Hanukkah 2012: 4 Traditional Ways to Celebrate the Festival of Lights

Happy Hanukkah. Saturday night we began the eight-day merriment otherwise known as the Festival of Lights. For those who are unaware, this is a Jewish holiday commemorating the re-dedication of the Holy Temple in Jerusalem. In true Jew fashion, we focus our holiday around a modicum of despair and celebrate our reprisal. We commemorate the miracle of a one-day supply of oil inexplicably lasting eight days. 

Given that we cannot even decide on a universal spelling of the holiday, you can imagine that there are countless ways in which people choose to celebrate. If you find yourself needing some inspiration, here are a few ways to help you incorporate the miracle of Hanukkah into your life this year.

1. Light Your Menorah


It is customary to light your Menorah each night, saying blessings before or after the candles are lit depending on your personal tradition. On the first night the candle on the right side of the Menorah is lit, on the subsequent night a second candle is placed to the left of the first, and so on, proceeding for eight nights. Since the Hanukkah candlelight is sacred, and we cannot make ordinary use of it, take time to capture the spirit of Hanukkah and use candles to light up your home to create a warm ambiance. It is, after all, the Festival of Lights.

2. Play Games


A popular Hanukkah game is spinning the dreidel, which is a four-sided top with Hebrew letters written on each side. It is a betting game to see which Hebrew letter the dreidel will land on when it stops spinning. You usually play for gelt, chocolate wrapped in gold tin foil, but can play for anything, really. Hanukkah is a great excuse for an uninterrupted family game night, so use this tradition and roll with it.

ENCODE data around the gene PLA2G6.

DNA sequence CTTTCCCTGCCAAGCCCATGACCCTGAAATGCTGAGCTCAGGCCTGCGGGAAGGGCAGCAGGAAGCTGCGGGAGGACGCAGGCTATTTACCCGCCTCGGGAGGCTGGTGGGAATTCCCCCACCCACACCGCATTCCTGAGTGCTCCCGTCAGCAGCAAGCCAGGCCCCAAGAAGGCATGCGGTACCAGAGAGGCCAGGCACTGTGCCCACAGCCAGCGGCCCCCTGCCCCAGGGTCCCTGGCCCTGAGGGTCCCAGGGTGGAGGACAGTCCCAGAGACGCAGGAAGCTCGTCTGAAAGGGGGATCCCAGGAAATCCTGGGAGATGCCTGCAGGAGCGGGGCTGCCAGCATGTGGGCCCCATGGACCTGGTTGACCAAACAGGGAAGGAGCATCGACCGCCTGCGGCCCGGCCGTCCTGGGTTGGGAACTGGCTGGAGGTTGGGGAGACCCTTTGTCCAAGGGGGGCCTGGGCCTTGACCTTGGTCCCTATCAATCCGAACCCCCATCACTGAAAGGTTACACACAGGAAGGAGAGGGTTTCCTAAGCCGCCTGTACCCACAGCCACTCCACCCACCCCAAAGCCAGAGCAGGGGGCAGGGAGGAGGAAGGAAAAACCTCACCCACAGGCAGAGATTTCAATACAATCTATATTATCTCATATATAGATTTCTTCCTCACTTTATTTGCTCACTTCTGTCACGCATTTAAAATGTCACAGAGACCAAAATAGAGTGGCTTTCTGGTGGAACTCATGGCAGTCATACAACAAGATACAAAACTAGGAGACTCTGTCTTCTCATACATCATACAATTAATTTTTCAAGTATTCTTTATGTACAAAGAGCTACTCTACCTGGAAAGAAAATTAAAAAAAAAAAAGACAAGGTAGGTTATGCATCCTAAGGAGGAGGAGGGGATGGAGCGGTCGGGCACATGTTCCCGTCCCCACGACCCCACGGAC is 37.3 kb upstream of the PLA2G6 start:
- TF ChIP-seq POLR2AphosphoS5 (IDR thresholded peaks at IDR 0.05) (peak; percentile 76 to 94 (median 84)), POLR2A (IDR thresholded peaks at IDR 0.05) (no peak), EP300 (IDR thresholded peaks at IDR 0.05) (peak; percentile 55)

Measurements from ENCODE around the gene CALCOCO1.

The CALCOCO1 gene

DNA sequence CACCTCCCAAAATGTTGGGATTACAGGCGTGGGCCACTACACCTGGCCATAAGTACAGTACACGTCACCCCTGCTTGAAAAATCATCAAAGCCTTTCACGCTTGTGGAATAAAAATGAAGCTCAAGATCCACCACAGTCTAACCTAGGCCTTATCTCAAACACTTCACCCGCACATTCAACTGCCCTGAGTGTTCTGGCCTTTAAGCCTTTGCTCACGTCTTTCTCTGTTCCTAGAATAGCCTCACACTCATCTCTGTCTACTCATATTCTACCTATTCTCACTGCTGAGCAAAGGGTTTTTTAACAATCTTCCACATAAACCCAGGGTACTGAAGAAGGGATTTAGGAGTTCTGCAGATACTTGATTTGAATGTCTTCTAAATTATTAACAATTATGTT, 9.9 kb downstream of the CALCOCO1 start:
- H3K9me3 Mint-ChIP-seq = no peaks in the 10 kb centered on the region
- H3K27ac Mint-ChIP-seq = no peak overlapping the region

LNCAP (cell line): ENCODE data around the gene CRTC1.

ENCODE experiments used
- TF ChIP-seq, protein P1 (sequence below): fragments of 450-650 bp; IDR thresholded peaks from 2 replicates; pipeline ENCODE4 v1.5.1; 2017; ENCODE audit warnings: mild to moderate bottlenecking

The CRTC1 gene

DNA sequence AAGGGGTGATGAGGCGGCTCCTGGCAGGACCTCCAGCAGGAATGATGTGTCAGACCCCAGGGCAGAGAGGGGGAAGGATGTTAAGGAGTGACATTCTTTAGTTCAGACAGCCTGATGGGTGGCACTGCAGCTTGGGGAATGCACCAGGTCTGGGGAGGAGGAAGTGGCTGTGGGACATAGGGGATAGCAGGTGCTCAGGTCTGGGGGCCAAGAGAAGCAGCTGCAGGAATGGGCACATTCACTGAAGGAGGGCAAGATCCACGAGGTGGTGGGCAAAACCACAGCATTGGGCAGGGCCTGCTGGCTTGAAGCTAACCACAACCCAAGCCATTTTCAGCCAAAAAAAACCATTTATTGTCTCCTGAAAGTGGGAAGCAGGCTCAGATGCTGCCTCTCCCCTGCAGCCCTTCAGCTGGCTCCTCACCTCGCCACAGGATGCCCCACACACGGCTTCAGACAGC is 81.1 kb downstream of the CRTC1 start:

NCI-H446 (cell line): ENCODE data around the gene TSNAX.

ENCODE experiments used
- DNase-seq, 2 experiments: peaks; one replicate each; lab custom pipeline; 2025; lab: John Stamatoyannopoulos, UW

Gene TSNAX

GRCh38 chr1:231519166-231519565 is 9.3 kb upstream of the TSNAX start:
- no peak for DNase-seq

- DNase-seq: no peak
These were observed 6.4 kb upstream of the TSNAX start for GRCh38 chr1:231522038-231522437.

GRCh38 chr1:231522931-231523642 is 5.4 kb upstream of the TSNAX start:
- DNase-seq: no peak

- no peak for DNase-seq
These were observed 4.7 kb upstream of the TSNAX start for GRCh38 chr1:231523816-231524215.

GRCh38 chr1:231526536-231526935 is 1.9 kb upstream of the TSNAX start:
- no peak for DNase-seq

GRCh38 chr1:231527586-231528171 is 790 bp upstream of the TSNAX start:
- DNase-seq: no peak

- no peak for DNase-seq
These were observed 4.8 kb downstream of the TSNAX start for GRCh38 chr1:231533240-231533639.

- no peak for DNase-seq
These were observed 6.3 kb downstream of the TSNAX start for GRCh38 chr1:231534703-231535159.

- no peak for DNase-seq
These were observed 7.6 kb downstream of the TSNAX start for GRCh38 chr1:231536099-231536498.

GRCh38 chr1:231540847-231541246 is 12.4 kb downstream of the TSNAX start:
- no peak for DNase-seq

3. Eat Fried Food


We recognize the significance of oil during Hanukkah, so we should manifest that significance and indulge in all that is greasy. Traditionally, fried foods like "sufganiyot" (jelly-filled doughnuts) and "latkes" (potato pancakes) are cooked in oil to remind us of the miracle of the holiday; but if you feel a chicken nugget or french fry will make you feel holy, no one is judging.

                 

4. Dedicate Yourself


The name Hanukkah derives from a Hebrew verb meaning "to dedicate." Everyone should make the most of the meaning behind this holiday and dedicate him or herself to something bigger. Dedicate your time to a friend who needs you, send a thank you to someone who is deserving, let someone know they are appreciated, or choose a charity to be a part of. Many families exchange gifts each night, so donate gifts to those who don’t have that luxury. Find your inner chutzpah and do something.

Whether or not you celebrate Hanukkah, the themes of family and tradition resonate. So if you are marveling over an ancient story about the preservation of oil, or just your cell phone battery lasting eight days, remember, if you look for small miracles you’ll find them everywhere.